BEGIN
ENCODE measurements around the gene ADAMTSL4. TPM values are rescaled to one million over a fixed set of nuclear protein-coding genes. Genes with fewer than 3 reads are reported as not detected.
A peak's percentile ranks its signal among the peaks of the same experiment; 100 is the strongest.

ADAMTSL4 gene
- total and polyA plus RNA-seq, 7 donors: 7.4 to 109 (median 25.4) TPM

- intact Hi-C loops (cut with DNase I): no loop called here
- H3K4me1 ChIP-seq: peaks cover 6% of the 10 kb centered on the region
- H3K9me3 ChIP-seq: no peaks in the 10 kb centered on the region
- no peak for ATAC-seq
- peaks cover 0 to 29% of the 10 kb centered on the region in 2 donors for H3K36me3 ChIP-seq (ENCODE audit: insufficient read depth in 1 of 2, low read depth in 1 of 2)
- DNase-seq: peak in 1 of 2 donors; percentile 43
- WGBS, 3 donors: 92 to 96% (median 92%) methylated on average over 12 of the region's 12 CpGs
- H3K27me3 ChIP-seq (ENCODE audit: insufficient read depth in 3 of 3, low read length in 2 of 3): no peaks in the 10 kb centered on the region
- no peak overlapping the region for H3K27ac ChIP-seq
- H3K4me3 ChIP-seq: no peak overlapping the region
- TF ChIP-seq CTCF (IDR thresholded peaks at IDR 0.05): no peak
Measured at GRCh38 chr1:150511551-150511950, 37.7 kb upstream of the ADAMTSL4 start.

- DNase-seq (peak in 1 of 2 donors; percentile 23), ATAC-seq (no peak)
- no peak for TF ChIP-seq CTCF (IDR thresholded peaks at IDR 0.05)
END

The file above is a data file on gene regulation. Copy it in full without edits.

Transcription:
ENCODE measurements around the gene ADAMTSL4. TPM values are rescaled to one million over a fixed set of nuclear protein-coding genes. Genes with fewer than 3 reads are reported as not detected.
A peak's percentile ranks its signal among the peaks of the same experiment; 100 is the strongest.

ADAMTSL4 gene
- total and polyA plus RNA-seq, 7 donors: 7.4 to 109 (median 25.4) TPM

- intact Hi-C loops (cut with DNase I): no loop called here
- H3K4me1 ChIP-seq: peaks cover 6% of the 10 kb centered on the region
- H3K9me3 ChIP-seq: no peaks in the 10 kb centered on the region
- no peak for ATAC-seq
- peaks cover 0 to 29% of the 10 kb centered on the region in 2 donors for H3K36me3 ChIP-seq (ENCODE audit: insufficient read depth in 1 of 2, low read depth in 1 of 2)
- DNase-seq: peak in 1 of 2 donors; percentile 43
- WGBS, 3 donors: 92 to 96% (median 92%) methylated on average over 12 of the region's 12 CpGs
- H3K27me3 ChIP-seq (ENCODE audit: insufficient read depth in 3 of 3, low read length in 2 of 3): no peaks in the 10 kb centered on the region
- no peak overlapping the region for H3K27ac ChIP-seq
- H3K4me3 ChIP-seq: no peak overlapping the region
- TF ChIP-seq CTCF (IDR thresholded peaks at IDR 0.05): no peak
Measured at GRCh38 chr1:150511551-150511950, 37.7 kb upstream of the ADAMTSL4 start.

- DNase-seq (peak in 1 of 2 donors; percentile 23), ATAC-seq (no peak)
- no peak for TF ChIP-seq CTCF (IDR thresholded peaks at IDR 0.05)